One of the reasons Aladdin was great for repeat viewings, other than loving the film and the fact that it was an excellent production, was to see what Genie would say about current events. This seemingly improvised commentary kept the show fresh, and was developed over time as the show settled in and the performers got comfortable with their roles. However, Robin Williams’ Genie in the film already referenced a lot of pop culture, and there isn’t that kind of comedy in Frozen. Of course, all of that is too early to tell at this point in time and it remains to be seen what the performers are comfortable with as the show progresses.
Unlike Aladdin which introduced a new song for Princess Jasmine, there is nothing really new in the stage show. At approximately an hour long, it is around 40 minutes shorter than the film. Admittedly, I’m not nearly as familiar with Frozen as I was with Aladdin, so I can’t even really remember most of the things from the movie that weren’t present in the show.
As with most new things at Disney parks, it doesn’t matter what one random blogger says, most everyone is going to want to see this show because it’s new and it’s hyped.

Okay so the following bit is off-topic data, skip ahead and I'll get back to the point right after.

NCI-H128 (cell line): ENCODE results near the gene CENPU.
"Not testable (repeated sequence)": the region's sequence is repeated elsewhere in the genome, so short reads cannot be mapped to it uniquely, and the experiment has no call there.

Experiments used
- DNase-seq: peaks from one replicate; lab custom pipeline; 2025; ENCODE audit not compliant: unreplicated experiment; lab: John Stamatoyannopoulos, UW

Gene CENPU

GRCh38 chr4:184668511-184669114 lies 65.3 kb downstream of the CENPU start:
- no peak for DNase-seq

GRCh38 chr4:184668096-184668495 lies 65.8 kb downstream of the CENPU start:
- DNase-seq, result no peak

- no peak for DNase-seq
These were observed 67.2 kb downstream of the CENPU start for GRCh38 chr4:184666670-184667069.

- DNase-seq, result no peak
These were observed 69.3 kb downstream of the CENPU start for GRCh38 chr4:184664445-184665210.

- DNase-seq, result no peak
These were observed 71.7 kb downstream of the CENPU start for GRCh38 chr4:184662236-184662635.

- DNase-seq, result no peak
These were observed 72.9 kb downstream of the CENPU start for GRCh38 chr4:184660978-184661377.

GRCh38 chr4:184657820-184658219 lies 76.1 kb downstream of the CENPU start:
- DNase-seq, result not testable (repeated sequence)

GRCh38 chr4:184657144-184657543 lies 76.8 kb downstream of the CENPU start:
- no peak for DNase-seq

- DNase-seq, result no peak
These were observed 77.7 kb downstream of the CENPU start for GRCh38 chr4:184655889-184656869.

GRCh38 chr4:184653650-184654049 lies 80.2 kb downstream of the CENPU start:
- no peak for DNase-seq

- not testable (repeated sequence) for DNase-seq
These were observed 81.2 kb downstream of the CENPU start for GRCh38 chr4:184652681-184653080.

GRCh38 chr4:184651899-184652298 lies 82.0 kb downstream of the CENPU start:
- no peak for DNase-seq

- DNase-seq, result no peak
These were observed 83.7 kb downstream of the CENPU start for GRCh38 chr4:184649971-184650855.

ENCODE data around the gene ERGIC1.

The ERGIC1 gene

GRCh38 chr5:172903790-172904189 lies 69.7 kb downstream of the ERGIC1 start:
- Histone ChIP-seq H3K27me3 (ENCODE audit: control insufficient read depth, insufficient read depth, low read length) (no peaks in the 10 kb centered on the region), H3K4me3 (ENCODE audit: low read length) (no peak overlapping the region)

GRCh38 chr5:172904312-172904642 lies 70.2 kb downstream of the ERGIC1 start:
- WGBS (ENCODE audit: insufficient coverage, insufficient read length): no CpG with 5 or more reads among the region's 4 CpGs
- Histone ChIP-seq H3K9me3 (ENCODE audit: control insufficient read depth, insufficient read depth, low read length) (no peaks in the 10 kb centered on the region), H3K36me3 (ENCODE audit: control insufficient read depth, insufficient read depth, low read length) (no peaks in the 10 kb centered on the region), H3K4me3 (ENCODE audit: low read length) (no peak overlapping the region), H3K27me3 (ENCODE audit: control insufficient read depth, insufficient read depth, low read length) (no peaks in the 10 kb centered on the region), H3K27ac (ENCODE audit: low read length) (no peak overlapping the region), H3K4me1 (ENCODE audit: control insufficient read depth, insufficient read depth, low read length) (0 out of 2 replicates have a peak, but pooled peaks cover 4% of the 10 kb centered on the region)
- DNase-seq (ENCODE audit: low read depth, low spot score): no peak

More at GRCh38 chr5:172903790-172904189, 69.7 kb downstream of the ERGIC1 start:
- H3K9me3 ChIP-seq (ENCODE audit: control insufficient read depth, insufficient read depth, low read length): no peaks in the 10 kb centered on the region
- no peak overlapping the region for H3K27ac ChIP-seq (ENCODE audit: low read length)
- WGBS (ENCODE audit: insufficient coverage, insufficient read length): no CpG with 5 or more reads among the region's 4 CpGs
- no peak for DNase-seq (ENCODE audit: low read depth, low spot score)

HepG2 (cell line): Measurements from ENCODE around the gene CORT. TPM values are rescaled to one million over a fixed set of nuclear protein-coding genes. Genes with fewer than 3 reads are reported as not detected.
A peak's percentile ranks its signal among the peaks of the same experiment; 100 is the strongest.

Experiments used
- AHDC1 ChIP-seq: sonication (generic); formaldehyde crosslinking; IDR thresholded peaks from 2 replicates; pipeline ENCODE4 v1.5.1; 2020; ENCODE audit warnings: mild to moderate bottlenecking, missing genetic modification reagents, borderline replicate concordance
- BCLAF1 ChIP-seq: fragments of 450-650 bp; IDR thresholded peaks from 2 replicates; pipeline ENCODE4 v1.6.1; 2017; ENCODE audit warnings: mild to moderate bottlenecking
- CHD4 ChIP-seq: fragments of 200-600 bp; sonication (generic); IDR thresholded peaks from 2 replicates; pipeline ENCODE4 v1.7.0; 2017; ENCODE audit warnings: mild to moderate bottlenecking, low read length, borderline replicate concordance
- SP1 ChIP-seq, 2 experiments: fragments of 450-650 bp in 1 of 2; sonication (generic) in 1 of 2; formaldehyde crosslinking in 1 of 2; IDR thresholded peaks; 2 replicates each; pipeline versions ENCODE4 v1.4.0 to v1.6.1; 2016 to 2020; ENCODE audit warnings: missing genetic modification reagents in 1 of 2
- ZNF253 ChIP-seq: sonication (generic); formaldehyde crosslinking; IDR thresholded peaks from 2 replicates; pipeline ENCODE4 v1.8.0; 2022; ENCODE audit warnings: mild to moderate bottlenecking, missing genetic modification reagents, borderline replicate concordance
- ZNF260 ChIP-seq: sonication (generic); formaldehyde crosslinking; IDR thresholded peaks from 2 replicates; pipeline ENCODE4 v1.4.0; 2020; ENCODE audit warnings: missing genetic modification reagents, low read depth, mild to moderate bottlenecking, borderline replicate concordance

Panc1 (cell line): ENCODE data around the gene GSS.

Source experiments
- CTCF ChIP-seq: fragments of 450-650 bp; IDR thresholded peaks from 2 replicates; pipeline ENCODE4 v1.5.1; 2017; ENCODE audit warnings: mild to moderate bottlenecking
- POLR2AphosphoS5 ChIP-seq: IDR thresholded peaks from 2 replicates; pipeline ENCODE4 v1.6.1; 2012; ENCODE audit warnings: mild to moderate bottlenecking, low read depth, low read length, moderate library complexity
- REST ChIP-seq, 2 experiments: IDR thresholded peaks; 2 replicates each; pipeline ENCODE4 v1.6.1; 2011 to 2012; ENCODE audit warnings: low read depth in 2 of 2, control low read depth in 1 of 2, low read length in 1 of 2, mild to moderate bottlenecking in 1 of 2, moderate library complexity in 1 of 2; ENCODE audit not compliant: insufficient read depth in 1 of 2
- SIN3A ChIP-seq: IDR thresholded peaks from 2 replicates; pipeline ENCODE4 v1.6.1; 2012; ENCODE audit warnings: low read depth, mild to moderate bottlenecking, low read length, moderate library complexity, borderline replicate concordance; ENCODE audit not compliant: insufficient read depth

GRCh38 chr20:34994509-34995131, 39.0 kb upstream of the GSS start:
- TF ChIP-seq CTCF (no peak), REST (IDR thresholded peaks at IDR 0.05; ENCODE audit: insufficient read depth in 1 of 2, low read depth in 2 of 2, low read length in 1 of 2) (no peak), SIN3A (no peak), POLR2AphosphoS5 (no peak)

All things considered, Frozen Live is definitely a solid, well-executed show with wonderful performances. I do recommend seeing it at least once, and I look forward to seeing it again.
Is it worth the approximately two hours of waiting (it can take an hour to get the fastpass, then there’s the hour wait at the theatre before the show) that could be spent elsewhere? While lots of factors go into answering that question, the fact is a lot of kids are going to want to see their beloved movie on stage. Plus, curiosity and wanting to see what everyone else is talking about (and most Disneyland fans are talking about it) would make this show quite hard to resist.
If nothing else, the outside queue at the theatre is well-shaded and the inside of the Hyperion is very cool and comfortable, especially on a hot summer day. I’d recommend grabbing lunch (perhaps a clam chowder bowl from Pacific Wharf Cafe, or a Mac n’ Cheese Cone from the Cozy Cone Café in Carsland) to eat while waiting for the show to start, which would at least make that hour productive.
If you’ve seen the show, I’d love to know your thoughts in the comments. Do you agree or disagree with what I’ve said, or do you have tips of your own? Let me know!